6 Ways You Can Give Back When You're Chronically Ill
When I was 12 years old, I joined a social justice club at school. We raised awareness and money for several issues, including violence against women, war and poverty. Since then, I have always been committed to making the world a better place.
However, over the past year, I have become ill and unable to do the kind of work that I love. My illness prevents me from volunteering outside of the home. Growing increasingly frustrated, I gave some thought into how I can continue my passion of community volunteerism, because I care.
1. Write a letter to you elected official. Are you angry about an issue? Write a letter to your elected officials. Look up their address online. Be sure to be specific about what action you want them to do and by a specific date. Also ask for a written response by a specific date to ensure that you are responded to.
2. Volunteer for a telephone tree. A telephone tree is a group of people who call each other to check in. Folks involved tend to be ill, housebound or elderly and it often is their only human interaction. Maybe you will even benefit too!
3. Organize a clothing drive for a local homeless shelter. Connect with a local shelter and ask if they could use a sock drive or a clothing drive. Use your social media contacts to have people drop off items they no longer use. (Gently used items only, please!) Other ideas: blankets for animal shelters or toys for children.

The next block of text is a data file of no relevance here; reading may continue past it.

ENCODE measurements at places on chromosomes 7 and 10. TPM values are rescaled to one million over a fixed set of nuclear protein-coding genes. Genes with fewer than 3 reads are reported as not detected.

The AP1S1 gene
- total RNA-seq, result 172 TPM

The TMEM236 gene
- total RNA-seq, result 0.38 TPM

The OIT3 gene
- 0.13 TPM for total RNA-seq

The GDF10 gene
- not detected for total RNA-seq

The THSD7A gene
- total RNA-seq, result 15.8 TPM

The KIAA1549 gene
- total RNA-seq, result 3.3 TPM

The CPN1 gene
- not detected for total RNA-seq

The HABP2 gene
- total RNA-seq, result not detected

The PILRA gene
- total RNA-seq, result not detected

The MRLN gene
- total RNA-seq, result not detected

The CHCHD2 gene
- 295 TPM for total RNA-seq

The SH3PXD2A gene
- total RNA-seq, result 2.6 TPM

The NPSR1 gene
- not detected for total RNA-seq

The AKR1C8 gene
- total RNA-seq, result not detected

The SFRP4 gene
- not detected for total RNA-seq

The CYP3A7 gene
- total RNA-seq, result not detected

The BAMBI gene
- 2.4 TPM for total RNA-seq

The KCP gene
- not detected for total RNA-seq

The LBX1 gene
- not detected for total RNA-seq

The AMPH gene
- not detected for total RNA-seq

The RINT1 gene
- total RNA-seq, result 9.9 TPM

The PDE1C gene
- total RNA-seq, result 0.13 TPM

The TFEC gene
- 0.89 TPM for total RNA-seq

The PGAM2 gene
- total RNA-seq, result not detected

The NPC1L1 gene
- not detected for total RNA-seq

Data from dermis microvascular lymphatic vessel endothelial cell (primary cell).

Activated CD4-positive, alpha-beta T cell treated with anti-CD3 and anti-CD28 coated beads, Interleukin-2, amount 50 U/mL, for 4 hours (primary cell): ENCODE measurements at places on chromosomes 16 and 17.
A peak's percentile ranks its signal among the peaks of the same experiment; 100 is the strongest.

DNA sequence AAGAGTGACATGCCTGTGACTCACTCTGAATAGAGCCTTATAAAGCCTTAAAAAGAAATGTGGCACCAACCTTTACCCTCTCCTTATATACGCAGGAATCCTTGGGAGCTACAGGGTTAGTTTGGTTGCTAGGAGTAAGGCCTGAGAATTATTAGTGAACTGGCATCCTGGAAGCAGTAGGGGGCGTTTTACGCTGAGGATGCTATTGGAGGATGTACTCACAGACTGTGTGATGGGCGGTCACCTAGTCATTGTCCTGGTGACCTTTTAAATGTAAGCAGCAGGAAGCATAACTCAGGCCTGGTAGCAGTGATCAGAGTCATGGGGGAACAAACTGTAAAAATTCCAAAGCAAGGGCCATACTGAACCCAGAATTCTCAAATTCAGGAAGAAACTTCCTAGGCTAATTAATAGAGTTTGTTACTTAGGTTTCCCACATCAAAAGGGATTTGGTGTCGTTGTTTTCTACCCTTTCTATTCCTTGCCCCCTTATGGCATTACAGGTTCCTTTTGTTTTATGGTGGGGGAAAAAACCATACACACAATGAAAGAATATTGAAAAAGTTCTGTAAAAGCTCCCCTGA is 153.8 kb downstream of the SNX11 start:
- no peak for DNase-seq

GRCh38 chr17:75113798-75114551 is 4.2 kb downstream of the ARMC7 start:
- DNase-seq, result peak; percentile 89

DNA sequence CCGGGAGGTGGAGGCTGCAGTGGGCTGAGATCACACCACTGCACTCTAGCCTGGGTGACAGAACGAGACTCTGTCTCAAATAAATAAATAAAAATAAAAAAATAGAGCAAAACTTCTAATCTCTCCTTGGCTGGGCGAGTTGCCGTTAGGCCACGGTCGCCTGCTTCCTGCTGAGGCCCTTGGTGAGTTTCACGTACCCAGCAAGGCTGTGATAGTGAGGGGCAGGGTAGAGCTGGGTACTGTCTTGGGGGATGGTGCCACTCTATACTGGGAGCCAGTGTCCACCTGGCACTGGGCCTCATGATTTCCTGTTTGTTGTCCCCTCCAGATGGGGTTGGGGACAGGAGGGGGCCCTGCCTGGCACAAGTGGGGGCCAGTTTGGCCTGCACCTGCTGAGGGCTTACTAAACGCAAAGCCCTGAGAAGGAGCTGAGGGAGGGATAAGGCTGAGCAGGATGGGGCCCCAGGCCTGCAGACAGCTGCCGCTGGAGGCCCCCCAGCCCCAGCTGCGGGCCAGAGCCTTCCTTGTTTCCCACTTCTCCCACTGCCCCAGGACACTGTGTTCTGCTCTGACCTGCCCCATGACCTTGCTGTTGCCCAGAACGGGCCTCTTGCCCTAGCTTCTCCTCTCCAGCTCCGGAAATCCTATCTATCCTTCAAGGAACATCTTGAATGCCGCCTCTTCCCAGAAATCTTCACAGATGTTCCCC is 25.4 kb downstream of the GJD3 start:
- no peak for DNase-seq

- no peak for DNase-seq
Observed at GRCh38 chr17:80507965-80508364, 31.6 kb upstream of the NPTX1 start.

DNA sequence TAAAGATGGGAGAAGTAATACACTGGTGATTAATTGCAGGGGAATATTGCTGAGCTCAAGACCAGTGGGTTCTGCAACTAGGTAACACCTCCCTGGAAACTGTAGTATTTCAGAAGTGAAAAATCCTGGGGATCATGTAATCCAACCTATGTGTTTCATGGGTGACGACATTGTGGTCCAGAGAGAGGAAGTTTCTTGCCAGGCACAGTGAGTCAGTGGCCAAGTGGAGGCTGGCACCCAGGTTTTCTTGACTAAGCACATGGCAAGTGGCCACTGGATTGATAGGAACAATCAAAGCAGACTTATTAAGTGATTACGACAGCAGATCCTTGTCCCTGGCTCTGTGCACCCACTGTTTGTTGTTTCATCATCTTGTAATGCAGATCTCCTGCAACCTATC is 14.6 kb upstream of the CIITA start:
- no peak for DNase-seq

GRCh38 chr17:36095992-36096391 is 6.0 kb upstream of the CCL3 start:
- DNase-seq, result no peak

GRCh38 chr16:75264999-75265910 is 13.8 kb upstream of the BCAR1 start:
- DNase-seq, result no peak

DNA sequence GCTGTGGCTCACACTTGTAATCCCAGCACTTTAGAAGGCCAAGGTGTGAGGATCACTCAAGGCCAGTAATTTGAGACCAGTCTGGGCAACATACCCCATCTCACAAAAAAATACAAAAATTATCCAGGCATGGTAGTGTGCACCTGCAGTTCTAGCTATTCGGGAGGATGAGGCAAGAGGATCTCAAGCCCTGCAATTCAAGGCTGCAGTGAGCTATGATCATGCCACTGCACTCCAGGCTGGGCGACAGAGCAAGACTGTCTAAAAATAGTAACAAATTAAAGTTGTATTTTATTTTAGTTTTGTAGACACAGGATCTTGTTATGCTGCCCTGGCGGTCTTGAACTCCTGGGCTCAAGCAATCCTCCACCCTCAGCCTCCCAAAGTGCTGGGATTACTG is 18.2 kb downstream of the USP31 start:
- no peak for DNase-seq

4. Donate money. From $5 to $500, often every penny counts for non-profit agencies. In some instances, they can stretch your donation to serve the most people possible, as in the case of food banks. For some of us spoonies, donating money is a challenge. But can you organize a bottle drive?
5. Find a pen pal. Check out some international organizations or a specific disease support group that can connect you with others looking for friendship. A good old-fashioned pen pal (we are talking writing letters on paper!) is good for the soul and can often have a huge impact on those facing isolation.
6. Educate yourself! Sign up for newsletters from non-government agencies who do advocacy work to learn about the issues that mean the most to you.
Sometimes in illness, life can be isolating and frustrating. There are days when I am neck deep in my chronic illness and I cannot see the forest through the trees. I find that it is especially on these days, that I need to look outside of myself the most. It is on these days that I go back to my 12-year-old self and take action, however small, to help others. It gives me strength. I care.
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